## Trigonometry (11th Edition) Clone

Published by Pearson

# Chapter 6 - Inverse Circular Functions and Trigonometric Equations - Section 6.1 Inverse Circular Functions - 6.1 Exercises - Page 265: 69

#### Answer

For the function $sec^{-1}~x$: The domain is $(-\infty, -1]\cup[1,\infty)$ The range is $[0,\frac{\pi}{2})\cup (\frac{\pi}{2}, \pi]$ We can see a sketch of the graph of $~~sec^{-1}~x~~$ below. Note there is a horizontal asymptote at $y = \frac{\pi}{2}$ #### Work Step by Step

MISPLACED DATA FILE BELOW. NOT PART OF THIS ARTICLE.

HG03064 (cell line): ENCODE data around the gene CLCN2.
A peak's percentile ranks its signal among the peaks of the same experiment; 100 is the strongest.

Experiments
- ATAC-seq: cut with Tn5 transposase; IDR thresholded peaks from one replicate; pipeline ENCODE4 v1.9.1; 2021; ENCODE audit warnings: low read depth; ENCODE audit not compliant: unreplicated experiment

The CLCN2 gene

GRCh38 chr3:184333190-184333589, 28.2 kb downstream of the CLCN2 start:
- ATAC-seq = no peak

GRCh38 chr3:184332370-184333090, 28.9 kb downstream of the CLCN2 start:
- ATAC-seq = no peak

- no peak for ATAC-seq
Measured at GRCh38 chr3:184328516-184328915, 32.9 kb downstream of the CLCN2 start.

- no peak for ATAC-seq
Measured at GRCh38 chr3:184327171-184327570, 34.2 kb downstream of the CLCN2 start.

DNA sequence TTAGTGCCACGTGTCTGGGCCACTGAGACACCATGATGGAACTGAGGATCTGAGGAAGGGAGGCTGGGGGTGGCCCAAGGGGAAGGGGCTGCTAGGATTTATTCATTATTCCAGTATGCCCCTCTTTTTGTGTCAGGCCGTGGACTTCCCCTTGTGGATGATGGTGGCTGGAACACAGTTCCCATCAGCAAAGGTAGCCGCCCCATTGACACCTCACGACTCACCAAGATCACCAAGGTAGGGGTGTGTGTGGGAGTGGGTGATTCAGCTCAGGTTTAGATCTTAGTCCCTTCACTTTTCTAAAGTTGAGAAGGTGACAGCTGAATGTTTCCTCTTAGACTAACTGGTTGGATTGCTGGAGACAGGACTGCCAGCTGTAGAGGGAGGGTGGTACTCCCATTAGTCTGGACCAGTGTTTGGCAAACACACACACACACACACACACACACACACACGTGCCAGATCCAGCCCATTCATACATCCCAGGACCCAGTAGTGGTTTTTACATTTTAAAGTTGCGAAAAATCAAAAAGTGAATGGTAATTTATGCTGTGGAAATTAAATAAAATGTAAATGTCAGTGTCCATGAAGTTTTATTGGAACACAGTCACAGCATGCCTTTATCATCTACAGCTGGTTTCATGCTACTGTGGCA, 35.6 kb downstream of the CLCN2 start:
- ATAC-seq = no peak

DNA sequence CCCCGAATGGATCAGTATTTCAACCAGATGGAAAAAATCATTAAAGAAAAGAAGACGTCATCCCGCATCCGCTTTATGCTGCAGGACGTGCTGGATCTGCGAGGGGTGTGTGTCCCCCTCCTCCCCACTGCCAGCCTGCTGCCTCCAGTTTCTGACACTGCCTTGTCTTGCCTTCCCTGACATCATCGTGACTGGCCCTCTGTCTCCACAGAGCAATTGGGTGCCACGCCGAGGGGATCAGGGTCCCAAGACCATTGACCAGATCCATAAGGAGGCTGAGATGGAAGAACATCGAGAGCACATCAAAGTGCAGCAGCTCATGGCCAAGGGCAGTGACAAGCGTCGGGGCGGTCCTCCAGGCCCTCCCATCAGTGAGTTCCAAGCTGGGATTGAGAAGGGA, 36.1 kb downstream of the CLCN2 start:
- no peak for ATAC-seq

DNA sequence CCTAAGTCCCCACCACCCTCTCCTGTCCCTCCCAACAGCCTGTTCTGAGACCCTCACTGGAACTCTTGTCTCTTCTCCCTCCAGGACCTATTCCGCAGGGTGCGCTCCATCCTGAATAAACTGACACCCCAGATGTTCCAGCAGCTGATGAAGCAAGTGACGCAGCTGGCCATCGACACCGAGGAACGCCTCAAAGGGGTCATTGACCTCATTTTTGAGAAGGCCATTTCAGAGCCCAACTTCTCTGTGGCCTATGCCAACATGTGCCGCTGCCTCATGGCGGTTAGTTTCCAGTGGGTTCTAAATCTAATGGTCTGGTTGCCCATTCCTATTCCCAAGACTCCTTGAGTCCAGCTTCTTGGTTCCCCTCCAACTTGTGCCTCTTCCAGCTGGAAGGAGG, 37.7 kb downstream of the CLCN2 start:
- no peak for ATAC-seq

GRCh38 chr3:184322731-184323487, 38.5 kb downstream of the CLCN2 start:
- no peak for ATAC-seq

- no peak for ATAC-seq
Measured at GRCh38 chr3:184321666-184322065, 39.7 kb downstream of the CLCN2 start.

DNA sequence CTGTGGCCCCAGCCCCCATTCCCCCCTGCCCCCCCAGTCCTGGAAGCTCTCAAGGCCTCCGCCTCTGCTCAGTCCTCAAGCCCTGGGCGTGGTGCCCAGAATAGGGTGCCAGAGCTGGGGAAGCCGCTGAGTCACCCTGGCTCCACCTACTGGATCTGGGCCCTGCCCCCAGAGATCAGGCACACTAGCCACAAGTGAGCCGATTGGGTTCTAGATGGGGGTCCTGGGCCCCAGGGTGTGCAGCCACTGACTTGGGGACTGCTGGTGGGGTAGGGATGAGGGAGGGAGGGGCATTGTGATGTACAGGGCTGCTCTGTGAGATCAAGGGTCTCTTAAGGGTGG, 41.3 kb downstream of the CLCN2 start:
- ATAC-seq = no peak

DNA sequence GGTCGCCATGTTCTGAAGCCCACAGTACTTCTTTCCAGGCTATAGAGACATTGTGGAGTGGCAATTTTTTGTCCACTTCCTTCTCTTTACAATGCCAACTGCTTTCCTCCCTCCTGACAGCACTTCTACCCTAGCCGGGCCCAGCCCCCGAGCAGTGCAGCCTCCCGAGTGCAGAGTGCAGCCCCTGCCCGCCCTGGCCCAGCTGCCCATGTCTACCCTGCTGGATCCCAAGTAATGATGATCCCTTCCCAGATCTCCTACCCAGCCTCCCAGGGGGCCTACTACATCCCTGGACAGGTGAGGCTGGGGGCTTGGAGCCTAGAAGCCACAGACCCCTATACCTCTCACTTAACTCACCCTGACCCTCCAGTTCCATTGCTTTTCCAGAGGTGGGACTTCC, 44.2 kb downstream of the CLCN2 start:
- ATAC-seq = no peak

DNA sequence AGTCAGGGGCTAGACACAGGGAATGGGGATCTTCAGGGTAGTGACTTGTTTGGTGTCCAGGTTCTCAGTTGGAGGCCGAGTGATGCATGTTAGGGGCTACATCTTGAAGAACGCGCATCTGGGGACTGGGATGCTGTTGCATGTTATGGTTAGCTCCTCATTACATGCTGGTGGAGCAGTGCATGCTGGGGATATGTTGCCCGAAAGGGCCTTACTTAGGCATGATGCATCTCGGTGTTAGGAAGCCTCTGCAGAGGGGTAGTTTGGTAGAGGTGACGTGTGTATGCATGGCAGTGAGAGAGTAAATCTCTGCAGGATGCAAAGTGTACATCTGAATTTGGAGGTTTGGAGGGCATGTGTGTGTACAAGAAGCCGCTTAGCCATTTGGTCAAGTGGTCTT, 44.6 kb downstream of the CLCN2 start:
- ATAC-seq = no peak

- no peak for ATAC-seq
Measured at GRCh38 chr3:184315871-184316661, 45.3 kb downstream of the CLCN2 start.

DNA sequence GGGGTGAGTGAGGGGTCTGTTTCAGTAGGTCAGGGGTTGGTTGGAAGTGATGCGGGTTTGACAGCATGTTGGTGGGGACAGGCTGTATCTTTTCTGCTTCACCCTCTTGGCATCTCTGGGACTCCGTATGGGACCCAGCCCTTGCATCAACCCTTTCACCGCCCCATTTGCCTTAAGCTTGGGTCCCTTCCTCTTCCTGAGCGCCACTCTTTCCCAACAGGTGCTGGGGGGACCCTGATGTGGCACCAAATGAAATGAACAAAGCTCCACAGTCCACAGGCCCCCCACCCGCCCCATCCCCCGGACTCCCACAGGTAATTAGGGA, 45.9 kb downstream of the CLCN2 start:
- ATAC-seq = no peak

Consider the function $sec~x$: The domain is all real numbers except $\frac{\pi}{2}+\pi~n$, where $n$ is an integer The range is $(-\infty, -1]\cup[1,\infty)$ We can consider the function $~~sec^{-1}~x~~$ as the inverse function of $~~sec~x~~$ by considering the domain of $~~sec~x~~$ restricted to $[0,\frac{\pi}{2})\cup (\frac{\pi}{2}, \pi]$ Then for the function $sec^{-1}~x$: The domain is $(-\infty, -1]\cup[1,\infty)$ The range is $[0,\frac{\pi}{2})\cup (\frac{\pi}{2}, \pi]$ We can see a sketch of the graph of $~~sec^{-1}~x~~$ below. Note there is a horizontal asymptote at $y = \frac{\pi}{2}$ After you claim an answer you’ll have 24 hours to send in a draft. An editor will review the submission and either publish your submission or provide feedback.